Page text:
I Wish My Iris Looked Like This

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Hudson Wren and Jennie Wren Johnson looking over the iris at Hudson & Mary Jim Wren’s home, Marie, Mississippi County, Arkansas

I wish my iris were as nice as Nannie’s.  My grandmother, Mary Higgs Wren (everyone but her sisters called her Mary Jim) grew and hybridized iris.  For a couple of weeks every year, all around her yard, there were hundreds and hundreds of them.  You see them in almost every picture of the house.

Nannie had all sorts of varieties.  Mom recently gave me her log book of what she had, where she got it, and when.  Also in the log were the results of her mixing and creating her own hybrid iris.

When Kathleen and I bought our house, I got a bunch of the iris.  I bought a bunch of other fancy varieties, too.  For a few years, they really looked good.  The spring was a burst of color.  But, the rest of the year, there were only a bunch of fronds that got overgrown and scraggly looking.  Then brown spot and borers and bunnies came.  Then travel came.  I never had the green thumb or patience that Nannie had, so my iris never looked, and still don’t look as good.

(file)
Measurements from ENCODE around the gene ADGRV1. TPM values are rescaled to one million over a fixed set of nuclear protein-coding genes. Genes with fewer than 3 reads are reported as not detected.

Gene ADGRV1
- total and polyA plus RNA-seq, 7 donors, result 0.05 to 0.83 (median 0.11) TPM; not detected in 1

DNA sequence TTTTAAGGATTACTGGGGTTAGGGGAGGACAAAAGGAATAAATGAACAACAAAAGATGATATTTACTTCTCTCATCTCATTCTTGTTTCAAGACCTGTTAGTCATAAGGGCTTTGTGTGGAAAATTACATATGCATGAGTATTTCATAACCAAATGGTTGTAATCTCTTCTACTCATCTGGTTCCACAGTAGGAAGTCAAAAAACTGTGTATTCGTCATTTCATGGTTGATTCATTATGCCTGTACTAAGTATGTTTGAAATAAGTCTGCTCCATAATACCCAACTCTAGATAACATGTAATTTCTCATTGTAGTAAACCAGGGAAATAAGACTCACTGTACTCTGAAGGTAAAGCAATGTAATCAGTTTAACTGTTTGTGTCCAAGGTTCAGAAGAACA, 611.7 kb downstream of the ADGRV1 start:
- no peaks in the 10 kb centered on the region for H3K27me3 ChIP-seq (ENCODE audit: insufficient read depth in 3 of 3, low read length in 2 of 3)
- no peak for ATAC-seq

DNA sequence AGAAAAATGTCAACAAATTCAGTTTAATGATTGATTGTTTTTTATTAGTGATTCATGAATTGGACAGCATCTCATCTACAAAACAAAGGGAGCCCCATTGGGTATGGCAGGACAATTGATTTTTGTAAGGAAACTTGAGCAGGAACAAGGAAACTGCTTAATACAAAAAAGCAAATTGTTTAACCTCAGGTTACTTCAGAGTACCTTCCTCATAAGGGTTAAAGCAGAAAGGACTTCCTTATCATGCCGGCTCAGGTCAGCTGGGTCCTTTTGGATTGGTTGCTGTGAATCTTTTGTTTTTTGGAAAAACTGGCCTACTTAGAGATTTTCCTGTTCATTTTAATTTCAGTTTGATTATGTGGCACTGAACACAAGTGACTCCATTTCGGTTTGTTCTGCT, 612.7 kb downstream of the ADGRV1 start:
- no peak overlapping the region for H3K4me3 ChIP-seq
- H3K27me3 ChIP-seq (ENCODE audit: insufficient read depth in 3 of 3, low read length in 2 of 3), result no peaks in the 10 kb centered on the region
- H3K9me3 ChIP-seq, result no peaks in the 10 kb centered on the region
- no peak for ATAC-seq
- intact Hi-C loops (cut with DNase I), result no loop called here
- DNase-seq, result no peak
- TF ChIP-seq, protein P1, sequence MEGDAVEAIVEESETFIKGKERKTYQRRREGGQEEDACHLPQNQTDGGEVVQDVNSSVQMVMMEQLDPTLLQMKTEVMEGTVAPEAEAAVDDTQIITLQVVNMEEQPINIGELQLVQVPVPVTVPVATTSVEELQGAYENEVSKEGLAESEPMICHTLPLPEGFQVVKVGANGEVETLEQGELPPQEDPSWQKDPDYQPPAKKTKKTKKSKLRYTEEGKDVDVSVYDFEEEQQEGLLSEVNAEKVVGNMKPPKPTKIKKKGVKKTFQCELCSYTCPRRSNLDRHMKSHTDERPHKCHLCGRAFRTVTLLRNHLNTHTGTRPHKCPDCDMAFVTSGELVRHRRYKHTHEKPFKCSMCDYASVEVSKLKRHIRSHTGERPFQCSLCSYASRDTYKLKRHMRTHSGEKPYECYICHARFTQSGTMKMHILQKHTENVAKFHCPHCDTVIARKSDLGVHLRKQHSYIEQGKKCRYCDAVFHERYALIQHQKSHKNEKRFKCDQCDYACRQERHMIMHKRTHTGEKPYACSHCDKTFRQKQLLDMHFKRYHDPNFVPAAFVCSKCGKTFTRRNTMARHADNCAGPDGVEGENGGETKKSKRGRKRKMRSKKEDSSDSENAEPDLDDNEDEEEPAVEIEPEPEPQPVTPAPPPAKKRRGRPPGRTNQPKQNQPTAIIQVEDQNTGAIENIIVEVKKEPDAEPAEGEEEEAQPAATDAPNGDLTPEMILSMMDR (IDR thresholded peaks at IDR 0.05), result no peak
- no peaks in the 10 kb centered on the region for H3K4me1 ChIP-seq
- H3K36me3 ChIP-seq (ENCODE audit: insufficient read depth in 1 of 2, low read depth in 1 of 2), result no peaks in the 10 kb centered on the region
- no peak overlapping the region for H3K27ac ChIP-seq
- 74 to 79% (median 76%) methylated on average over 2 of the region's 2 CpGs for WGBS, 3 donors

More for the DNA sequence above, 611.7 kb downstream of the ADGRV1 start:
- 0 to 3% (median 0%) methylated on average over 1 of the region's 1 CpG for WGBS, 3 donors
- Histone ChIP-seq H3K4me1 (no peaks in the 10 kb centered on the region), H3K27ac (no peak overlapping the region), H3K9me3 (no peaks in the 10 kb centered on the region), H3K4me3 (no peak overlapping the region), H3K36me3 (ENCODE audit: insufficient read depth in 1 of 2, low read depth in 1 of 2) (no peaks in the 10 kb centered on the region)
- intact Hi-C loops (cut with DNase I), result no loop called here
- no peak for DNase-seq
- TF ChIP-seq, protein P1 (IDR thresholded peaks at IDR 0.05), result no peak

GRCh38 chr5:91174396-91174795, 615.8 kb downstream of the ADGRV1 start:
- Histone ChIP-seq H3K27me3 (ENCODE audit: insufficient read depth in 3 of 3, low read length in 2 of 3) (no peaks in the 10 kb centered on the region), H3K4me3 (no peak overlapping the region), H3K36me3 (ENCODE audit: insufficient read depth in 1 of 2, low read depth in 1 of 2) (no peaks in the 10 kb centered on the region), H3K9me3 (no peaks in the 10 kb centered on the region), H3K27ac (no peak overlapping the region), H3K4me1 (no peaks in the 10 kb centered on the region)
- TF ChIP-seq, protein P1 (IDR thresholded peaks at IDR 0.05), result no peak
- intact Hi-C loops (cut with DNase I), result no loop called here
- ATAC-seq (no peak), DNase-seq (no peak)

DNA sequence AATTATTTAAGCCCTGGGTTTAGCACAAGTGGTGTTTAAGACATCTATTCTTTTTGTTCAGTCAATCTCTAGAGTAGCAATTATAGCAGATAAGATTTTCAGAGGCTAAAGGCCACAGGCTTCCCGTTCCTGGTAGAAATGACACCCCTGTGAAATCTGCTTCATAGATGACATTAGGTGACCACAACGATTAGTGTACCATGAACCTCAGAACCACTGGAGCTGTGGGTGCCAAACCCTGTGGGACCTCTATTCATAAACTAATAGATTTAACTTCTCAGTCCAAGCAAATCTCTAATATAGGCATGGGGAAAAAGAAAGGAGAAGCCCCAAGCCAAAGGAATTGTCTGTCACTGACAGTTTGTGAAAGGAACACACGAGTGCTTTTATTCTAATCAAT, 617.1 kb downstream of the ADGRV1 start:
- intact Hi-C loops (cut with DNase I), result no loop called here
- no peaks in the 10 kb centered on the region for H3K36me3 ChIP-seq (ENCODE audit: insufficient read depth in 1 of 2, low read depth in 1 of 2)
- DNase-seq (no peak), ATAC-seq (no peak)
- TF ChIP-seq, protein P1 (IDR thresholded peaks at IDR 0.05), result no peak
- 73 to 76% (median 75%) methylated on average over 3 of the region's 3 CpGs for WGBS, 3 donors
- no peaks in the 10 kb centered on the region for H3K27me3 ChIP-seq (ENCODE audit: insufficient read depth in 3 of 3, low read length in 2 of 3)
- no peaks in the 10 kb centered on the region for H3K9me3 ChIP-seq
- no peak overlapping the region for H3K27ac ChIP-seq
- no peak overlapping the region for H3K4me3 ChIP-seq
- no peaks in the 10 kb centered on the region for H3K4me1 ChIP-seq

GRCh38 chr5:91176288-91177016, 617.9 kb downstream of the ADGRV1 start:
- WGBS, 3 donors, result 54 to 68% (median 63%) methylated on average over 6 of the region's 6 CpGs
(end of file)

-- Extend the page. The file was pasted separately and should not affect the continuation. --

Iris are basically weeds.  They grow and make tons of babies.  Every four or five years, you have to dig them all up, split them, and plant no more than 1/4 of what you dug up.  Last summer was a digging time.  I actually took out a couple of beds and dug and split a couple of others.  I sent boxes and boxes of rhizomes to my family.  And my yard is still overgrown with iris.

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White Flag of Spring, 2016
But, every year about this time, I watch them carefully.  There are a couple of little patches of iris still in the yard that are special to me.  Nannie always called this little white one the White Flag of Spring.  It’s small, never more than about 14 inches high.  But, without fail, it blooms right a the end of March, or at the latest the first week of April.  And right on schedule, it bloomed this past week.  It always makes me think of Nannie’s house and all her iris.  And then I smile.

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